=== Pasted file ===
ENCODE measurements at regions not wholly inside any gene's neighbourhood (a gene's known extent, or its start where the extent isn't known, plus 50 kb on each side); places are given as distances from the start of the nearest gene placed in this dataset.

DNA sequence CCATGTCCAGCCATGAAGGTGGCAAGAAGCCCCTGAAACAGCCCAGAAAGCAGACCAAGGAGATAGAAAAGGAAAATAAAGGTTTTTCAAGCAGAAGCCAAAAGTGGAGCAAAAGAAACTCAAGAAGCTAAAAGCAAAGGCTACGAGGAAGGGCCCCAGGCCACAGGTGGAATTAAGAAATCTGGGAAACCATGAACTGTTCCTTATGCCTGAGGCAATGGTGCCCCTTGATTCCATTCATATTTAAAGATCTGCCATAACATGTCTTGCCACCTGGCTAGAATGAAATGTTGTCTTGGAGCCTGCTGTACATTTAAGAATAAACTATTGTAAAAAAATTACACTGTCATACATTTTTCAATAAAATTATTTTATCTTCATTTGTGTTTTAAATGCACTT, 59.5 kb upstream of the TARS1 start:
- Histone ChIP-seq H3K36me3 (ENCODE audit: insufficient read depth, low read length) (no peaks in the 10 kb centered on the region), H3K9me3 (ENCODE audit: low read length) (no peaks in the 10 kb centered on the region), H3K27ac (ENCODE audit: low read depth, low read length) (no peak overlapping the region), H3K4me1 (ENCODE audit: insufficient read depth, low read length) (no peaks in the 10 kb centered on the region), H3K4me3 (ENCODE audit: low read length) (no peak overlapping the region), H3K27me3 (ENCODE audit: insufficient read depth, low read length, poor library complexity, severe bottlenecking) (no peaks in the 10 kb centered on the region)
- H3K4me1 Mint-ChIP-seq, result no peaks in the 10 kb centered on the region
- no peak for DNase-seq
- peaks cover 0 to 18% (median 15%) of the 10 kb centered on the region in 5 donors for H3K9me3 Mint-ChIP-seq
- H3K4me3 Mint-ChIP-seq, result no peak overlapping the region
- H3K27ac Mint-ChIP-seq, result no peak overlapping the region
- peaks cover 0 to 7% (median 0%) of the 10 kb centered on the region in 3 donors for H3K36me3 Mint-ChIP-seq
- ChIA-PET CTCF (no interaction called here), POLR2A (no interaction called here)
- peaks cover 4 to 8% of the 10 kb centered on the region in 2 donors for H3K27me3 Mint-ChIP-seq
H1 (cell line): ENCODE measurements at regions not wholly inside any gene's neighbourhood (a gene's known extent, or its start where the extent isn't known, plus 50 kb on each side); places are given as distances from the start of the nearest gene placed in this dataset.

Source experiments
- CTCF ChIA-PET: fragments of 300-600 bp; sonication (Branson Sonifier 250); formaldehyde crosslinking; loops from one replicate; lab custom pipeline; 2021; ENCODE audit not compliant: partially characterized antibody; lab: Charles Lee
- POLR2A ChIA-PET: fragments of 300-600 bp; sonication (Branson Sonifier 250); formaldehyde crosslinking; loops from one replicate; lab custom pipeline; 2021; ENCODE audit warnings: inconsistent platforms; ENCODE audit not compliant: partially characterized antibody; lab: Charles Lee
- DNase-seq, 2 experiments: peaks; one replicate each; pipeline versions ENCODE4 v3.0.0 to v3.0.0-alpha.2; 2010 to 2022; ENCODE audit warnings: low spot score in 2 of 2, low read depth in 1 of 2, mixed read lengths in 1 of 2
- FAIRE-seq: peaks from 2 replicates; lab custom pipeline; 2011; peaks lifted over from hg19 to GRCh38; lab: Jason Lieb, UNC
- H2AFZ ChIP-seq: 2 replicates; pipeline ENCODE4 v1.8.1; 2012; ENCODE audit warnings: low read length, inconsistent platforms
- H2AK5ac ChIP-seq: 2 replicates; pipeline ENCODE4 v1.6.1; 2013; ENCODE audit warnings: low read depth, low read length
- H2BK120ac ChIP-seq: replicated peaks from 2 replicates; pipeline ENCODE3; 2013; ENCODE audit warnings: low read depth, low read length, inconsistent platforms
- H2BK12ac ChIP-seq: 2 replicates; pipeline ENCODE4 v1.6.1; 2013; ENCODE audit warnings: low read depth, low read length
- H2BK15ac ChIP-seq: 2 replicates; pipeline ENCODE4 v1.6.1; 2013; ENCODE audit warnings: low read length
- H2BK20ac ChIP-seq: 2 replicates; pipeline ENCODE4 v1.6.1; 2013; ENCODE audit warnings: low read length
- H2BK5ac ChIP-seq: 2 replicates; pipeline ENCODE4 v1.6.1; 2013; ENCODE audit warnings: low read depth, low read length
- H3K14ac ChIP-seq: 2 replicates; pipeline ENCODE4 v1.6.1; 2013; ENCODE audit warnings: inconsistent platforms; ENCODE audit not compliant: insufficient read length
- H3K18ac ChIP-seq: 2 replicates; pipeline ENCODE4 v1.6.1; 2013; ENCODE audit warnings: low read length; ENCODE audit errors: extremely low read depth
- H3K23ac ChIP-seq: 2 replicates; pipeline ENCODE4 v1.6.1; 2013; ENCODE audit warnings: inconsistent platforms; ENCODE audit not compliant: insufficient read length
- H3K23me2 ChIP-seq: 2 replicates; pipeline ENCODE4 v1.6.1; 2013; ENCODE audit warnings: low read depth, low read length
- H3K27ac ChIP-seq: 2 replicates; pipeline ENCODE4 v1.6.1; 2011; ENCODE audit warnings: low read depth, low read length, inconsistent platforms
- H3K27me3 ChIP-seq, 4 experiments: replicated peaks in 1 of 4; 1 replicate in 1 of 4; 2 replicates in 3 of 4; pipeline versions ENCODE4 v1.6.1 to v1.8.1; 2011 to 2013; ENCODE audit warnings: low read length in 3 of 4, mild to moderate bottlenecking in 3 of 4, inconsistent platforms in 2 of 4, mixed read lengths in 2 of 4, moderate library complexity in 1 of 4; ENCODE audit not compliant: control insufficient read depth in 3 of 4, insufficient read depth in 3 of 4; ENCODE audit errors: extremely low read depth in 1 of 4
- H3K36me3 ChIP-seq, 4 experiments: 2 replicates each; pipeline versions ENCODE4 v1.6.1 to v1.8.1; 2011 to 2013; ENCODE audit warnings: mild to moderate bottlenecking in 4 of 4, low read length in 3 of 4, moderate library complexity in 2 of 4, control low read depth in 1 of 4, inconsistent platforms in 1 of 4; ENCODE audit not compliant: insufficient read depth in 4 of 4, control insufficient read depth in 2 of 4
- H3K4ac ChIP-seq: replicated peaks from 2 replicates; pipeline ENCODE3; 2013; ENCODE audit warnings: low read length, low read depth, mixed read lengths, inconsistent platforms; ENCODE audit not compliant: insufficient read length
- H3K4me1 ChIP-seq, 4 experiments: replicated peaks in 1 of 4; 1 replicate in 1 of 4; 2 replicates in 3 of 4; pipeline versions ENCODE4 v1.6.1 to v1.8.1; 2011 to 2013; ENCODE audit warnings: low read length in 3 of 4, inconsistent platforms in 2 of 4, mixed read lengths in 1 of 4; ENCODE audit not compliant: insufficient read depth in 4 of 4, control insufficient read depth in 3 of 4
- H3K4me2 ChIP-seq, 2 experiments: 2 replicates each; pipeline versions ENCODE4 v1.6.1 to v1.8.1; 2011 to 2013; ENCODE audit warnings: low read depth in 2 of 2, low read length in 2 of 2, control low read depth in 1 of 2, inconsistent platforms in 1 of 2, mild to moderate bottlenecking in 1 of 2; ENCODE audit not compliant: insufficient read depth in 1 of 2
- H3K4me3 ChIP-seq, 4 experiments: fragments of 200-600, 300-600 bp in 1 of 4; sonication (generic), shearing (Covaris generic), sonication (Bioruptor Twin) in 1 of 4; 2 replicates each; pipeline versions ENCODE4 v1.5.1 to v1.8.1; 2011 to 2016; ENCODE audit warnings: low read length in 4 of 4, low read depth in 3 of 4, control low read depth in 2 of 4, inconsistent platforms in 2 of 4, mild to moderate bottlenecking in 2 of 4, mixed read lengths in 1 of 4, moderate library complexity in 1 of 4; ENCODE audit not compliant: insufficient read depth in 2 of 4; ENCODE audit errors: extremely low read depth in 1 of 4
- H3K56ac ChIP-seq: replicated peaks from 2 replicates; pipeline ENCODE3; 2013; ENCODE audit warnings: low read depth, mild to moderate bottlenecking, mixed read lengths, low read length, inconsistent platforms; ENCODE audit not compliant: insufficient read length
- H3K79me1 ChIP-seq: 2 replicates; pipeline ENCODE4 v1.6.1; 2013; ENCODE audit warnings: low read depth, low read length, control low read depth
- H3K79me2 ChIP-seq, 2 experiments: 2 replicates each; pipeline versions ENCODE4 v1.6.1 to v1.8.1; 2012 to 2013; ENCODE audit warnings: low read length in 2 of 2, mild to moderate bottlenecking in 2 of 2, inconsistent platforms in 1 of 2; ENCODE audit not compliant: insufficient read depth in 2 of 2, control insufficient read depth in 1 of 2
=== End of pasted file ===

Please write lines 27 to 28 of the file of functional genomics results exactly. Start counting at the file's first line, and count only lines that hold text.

- H3K23ac ChIP-seq: 2 replicates; pipeline ENCODE4 v1.6.1; 2013; ENCODE audit warnings: inconsistent platforms; ENCODE audit not compliant: insufficient read length
- H3K23me2 ChIP-seq: 2 replicates; pipeline ENCODE4 v1.6.1; 2013; ENCODE audit warnings: low read depth, low read length